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Teen Spaces @ your library


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Presentation at the Virginia Library Association Annual Conference 2012 in Williamsburg, VA with Craig Graziano, Central Rappahannock Public Library.

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Teen Spaces @ your library

  1. 1. Teen Spaces @Your Library Presented by: Craig Graziano Central Rappahannock Regional Library Michelle Chrzanowski Newport News Public Library
  2. 2. Teen Spaces: Why Have Them? Helps to maintain a lifelong relationship between a user and their library. Provide teens a safe place where they can interact in a positive manner with one another.
  3. 3. YALSA’s National Teen Space GuidelinesA wonderful point-by-point resource of how to go about creating and maintaining an engaging space for teen library users. Published in May 2012 Available online at and as a downloadable PDF.
  4. 4. YALSA’s National Teen Space Guidelines1. Solicit teen feedback and input in the design and creation of the teen space.2. Provide a library environment that encourages emotional, social and intellectual development of teens.3. Provide a library space for teens that reflects the community in which they live.
  5. 5. YALSA’s National Teen Space Guidelines4. Provide and promote materials that support the educational and leisure needs of teens5. Ensure the teen space has appropriate acceptable use and age policies to make teens feel welcome and safe.6. Provide furniture and technology that is practical yet adaptive.
  6. 6. Virtual Space Guidelines7. Ensure content, access and use is flexible and adaptive.8. Ensure the virtual space reflects 21st century learning standards.9. Provide digital resources for teens that meet their unique and specific needs.
  7. 7. Central Rappahannock Regional Library England Run Branch Part of ALA’s Library Design Showcase 2012: Youth Spaces Photo by Sean Bonney
  8. 8. Small Changes: Teen-made Art on display (could be part of an ongoing program) A different color of paint on the walls, or a couple of posters. Book Spine Poetry: Use the library’s collection to create unique art. Bulletin Board: Teen created content and postings by your TAG/TAC
  9. 9. Dry Erase Board•Allows for self expression•Easy clean-up•PromotionalCost: Varies dependingon board size.Small: $10-$50 From Carnegie Library of Pittsburgh after one of theirLarge: >$100 Bad Movie Friday events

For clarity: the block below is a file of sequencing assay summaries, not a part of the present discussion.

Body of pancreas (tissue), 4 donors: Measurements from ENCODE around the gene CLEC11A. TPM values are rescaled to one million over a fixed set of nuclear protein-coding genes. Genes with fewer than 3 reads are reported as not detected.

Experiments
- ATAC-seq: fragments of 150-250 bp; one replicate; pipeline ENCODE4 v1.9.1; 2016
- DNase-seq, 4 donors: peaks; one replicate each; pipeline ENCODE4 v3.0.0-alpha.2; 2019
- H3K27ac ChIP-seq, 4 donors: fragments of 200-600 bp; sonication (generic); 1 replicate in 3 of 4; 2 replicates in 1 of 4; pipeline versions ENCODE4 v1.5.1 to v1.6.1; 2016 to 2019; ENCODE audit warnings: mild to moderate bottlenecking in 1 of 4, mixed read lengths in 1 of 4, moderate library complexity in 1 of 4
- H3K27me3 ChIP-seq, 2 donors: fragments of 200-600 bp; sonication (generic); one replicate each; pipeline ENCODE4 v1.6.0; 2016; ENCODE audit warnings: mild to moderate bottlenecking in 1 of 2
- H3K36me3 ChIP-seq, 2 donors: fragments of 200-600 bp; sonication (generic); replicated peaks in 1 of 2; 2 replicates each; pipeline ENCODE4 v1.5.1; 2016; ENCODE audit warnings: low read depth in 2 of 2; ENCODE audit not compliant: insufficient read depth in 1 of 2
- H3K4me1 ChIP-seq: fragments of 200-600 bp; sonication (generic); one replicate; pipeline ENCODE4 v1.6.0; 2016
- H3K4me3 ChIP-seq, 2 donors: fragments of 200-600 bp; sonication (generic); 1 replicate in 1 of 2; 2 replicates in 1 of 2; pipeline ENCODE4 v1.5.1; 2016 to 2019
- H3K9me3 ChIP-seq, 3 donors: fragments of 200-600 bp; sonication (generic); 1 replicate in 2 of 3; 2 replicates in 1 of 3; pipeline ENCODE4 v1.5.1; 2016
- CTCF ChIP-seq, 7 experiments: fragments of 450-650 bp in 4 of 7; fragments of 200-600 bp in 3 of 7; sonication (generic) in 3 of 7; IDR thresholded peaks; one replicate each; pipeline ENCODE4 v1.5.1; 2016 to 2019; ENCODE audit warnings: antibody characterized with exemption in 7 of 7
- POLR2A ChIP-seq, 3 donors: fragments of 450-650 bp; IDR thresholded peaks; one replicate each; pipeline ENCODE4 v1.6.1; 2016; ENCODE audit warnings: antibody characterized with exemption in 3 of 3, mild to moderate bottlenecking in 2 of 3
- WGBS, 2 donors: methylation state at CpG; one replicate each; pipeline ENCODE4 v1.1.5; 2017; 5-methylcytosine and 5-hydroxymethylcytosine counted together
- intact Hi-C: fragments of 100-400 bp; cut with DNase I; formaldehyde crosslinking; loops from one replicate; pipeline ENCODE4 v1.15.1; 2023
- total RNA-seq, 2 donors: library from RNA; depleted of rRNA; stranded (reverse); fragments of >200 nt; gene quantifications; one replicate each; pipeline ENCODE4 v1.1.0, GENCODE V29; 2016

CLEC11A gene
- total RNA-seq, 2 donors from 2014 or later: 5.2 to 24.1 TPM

10. 10. Magnetic Poetry 1990’s fad Abundant, if little used, resource Allows teens to think creatively Better outlet than graffiti Works in conjunction with a Dry Erase BoardCost: Kits 75-400 words $5-$20 Ask around for donations. Magnet Board $10-$20
  11. 11. There are several ways that flowcharts can be implemented.•Readers Advisory•Event Promotion•Technology InstructionThe format is appealing for a fewreasons:•Has a choose your ownadventure feel.•Eye-catching•One can bring a sense ofhumor to the format•Easy to become viral
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  13. 13. Gaming Video Games: Nintendo systems and games are great because they market to families and offer a wider age range. Kinnect is becoming a popular choice especially with Dance Central games Many 4 player games, gives more people a chance to compete Cost: Various, see if anyone is willing to donate old systems.
  14. 14. Gaming Board and Card Games: Low cost investment. Can keep them at the desk. If someone asks to use it, treat it like a reference question. Many teens are just looking for something to do on their down time.Cost: Various, look for donations.
  15. 15. Chalk Wall
  16. 16. Chalk Wall Localand teen artists can display their work. Makes a huge impression on library users. Clean-up requires some effort.Cost: Chalkboard Paint - 29 oz. spray can = $18 on DickBlick.comSidewalk Chalk - Crayola 52 Color >$10
  17. 17. Social Networking: Online Teen Spaces•Facebook, Goodreads, Pinterest, Twitter•Frequent Postings: Teens are very muchin the moment with their online interactions.Once or twice a week is way too infrequent.•Don’t come off as desperate. Confidencewill lead to more interested users.
  18. 18. Teen Behavior Tips Learning the names of your teens and using those names frequently. Engage teens in their interests. Find common ground. Clear sightlines throughout space. No furniture or shelving that obstructs vision. Be friendly, but offer few chances or warnings. Speak to them as you would speak to any adult.
  19. 19. Questions?